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Politics, Politicians, and Current Events Examined

Rise of the Florida Tea Party Challenges Republicans

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By Le Corbeaunoir

Florida Tea Party

The Florida Tea Party has registered with the Florida Secretary of State’s Division of Elections and is now an officially-recognized political party in the State of Florida.

The party, which registered in August, is chaired by Frederic B. O’Neal, a self-described “Reagan Democrat” who recently changed his party registration from Democrat to Tea Party in order to become the chair.

O’Neal is a Windermere, Florida attorney who presently represents the Sons of Confederate Veterans, a group wanting a “Confederate Heritage” specialty license plate that features the Confederate flag. That proposal died in legislative committee — apparently because the lawmakers thought it was too politically incorrect to deal with — and O’Neal has filed a lawsuit on behalf of the Veterans against members of the legislative committee and against the Florida Department of Highway Safety and Motor Vehicles (DHSMV). A federal judge has dismissed the portion of the suit against the legislators on the basis of legislative immunity but left the portion against the DHSMV standing. O’Neal is more widely known for his representation of high-profile tax protesters such as political consultant and radio talk show host Doug Guetzloe.

Sen. Paula Dockery

The “TEA” in Tea “Party” is an acronym for “Taxed Enough Already,” although the new party has an agenda that is broader than mere tax reform and at election time will be targeting those state senators who supported SunRail and supporting politicians who opposed it such as Paula Dockery in her campaign for the Republican nomination for governor. There has also been some media speculation that Marco Rubio might jump to the Tea Party if he fails to win the Republican Party nomination for U.S. Senate, but Republican insiders think that unlikely.  That may become more likely, however, if the Tea Party movement grows in strength to a point where it can have a statistical impact on election results.

Charlie Crist and John McCain (NY Times)

The “Tea Party” movement is as much about anger, frustration and dissastisfaction with the GOP as it is about rampant socialism under Obama and the Democrats.  While the focus of the Tea Party activists has been against the tax-and-spend policies of Barack Obama and the Democratic leadership in Congress, its activities represent a broad rebellion against the current leadership of the Republican Party at local, state, and national levels. Nationally, there is a bitter aftertaste over the Party’s nomination of a weak moderate, John McCain, to be President and the perceived failure of the Party’s leadership to accept and protect vice presidential nominee Sarah Palin. In Florida, there is anger at corruption among Party leaders and the heavy-handed ways of the current Republican Party of Florida (RPOF) Chairman Jim Greer.  There also is dismay that Party leaders have rallied behind Charlie Crist — a man who stands for nothing of principle — in the race for the Republican nomination to the U.S. Senate. And there is popular support for this rebellion: The Tea Party tops the GOP in a three-way generic ballot, according to the results of a recent poll by Rasmussen.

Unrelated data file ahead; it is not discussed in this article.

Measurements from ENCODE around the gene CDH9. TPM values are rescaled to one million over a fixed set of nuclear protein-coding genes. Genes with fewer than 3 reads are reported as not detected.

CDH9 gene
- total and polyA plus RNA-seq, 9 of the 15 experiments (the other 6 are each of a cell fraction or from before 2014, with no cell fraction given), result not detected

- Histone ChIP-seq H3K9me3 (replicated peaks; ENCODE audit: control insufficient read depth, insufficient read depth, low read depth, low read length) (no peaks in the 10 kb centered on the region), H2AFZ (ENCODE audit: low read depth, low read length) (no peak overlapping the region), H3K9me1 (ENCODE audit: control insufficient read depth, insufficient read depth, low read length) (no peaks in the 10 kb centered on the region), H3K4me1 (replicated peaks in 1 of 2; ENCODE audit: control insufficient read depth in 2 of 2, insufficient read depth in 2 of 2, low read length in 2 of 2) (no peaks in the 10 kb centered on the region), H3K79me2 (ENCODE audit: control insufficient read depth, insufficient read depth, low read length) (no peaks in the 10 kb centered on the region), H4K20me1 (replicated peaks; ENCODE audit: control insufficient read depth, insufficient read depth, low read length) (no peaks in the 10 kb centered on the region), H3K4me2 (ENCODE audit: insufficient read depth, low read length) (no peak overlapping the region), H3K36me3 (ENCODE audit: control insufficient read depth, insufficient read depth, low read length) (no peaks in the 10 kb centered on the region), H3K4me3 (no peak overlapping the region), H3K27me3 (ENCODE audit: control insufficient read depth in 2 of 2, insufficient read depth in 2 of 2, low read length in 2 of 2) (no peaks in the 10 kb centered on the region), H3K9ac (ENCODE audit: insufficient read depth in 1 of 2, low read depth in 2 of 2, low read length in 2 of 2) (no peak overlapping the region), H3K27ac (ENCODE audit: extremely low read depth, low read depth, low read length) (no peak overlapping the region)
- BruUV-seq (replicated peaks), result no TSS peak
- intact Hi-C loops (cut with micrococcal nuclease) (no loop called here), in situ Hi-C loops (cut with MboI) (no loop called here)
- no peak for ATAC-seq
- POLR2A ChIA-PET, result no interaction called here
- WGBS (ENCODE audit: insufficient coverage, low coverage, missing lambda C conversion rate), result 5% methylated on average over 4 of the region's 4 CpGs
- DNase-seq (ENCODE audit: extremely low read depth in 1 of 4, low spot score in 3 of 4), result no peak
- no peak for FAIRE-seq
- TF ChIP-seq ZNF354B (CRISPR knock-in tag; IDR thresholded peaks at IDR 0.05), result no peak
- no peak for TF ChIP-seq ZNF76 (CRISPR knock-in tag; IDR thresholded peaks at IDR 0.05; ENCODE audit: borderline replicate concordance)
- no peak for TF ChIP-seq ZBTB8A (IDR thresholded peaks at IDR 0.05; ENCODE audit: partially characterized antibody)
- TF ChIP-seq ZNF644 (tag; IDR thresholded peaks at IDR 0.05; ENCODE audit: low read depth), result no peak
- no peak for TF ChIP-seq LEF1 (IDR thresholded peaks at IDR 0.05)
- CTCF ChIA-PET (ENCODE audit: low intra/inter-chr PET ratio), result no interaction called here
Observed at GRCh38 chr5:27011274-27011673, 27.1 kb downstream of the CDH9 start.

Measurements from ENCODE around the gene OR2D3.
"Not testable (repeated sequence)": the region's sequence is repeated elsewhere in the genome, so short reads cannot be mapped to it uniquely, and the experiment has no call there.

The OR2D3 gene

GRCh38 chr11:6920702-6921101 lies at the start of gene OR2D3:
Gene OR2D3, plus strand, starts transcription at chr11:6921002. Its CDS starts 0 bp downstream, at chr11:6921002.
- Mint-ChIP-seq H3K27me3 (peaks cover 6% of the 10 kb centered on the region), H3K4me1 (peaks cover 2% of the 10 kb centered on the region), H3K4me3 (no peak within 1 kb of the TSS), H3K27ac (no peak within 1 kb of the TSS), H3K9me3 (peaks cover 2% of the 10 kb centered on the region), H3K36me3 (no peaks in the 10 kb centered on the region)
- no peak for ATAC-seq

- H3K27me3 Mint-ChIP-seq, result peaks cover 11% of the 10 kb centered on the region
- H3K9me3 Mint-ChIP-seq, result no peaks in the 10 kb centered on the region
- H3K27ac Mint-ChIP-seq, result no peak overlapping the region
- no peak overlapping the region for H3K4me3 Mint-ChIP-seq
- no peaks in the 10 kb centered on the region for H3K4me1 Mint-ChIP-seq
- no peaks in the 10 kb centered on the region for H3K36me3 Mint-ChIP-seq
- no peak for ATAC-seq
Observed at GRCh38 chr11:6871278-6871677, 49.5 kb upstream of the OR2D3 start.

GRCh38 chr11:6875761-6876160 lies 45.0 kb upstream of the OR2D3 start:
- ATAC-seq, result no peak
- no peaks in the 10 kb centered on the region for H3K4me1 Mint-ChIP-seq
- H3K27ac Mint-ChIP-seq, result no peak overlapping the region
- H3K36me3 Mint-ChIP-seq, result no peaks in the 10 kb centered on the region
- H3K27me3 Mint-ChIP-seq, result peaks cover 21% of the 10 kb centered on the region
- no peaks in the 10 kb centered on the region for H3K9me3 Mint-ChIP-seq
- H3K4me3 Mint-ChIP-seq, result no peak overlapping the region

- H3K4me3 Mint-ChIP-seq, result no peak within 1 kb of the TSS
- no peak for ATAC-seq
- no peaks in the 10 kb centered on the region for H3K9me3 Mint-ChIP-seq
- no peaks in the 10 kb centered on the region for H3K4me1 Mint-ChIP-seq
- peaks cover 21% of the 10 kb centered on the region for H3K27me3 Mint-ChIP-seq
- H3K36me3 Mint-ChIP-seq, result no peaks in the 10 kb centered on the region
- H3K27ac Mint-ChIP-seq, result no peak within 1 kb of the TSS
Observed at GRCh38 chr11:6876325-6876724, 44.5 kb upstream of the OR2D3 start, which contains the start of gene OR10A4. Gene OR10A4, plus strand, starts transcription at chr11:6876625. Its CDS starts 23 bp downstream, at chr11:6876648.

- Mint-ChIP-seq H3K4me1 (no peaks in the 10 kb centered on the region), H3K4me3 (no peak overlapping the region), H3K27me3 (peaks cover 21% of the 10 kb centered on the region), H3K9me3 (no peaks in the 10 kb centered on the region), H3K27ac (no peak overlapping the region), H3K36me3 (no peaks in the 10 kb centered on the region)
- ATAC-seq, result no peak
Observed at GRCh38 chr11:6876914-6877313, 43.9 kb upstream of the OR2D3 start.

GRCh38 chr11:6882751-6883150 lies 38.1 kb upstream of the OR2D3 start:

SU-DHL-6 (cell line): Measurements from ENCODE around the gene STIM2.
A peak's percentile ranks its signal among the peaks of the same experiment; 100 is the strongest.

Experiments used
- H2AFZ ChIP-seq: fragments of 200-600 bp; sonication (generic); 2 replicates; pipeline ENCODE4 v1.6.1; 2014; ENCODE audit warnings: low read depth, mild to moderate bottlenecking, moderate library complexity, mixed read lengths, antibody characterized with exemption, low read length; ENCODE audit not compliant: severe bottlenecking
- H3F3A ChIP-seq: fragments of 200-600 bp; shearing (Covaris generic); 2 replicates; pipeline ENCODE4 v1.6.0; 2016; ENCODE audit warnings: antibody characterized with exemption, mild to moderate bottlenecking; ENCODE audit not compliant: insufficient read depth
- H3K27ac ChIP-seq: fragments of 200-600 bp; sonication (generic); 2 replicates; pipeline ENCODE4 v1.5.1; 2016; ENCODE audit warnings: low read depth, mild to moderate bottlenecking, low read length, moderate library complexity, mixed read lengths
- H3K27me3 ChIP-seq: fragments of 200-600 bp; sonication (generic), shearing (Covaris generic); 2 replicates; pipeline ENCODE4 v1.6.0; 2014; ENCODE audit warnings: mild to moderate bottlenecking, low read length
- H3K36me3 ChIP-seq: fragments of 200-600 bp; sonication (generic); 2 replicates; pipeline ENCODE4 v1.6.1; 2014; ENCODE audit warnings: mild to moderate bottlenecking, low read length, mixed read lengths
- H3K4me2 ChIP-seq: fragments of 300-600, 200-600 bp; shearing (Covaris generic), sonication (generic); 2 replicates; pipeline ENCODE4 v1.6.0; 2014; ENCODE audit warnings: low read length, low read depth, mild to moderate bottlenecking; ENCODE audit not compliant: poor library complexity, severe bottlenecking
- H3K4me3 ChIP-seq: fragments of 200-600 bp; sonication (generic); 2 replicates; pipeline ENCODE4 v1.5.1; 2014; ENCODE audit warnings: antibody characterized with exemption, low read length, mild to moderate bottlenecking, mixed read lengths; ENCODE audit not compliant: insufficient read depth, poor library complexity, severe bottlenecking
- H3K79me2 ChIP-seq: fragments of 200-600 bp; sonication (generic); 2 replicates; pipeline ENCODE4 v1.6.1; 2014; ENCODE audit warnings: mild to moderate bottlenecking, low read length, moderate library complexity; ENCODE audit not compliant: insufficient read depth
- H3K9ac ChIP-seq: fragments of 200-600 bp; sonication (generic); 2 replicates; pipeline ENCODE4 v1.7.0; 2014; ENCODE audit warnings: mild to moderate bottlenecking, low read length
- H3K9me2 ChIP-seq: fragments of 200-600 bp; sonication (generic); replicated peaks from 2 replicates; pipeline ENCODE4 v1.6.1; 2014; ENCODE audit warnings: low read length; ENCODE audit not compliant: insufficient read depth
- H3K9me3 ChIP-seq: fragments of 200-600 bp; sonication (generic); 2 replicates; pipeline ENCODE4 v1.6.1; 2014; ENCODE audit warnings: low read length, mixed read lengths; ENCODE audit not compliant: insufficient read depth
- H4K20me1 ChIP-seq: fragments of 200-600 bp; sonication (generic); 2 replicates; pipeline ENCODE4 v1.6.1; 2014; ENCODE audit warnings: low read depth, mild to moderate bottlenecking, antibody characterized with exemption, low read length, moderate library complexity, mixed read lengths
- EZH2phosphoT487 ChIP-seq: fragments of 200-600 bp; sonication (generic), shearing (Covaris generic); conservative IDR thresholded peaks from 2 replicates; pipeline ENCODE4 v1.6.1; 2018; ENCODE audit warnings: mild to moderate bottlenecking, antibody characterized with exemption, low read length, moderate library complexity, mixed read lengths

Does the formation of the Tea Party herald the doom of the GOP? Lefties such as blogger Adele Stan may hope so, but the extent of the damage the Tea Party inflicts on the GOP remains to be seen. What is clear is that most American voters tend to be politically conservative and that the Tea Party will draw votes away from Republican candidates, thereby splitting the vote Republicans would otherwise get and increasing the odds of Democrat victory in a three-way race. This means that the Tea Party will be running against, and trying to replace, the Republican Party in the next election and that unless the Republican Party can get disaffected voters back in the fold, the great potential of Republican victories in 2010 will be lost.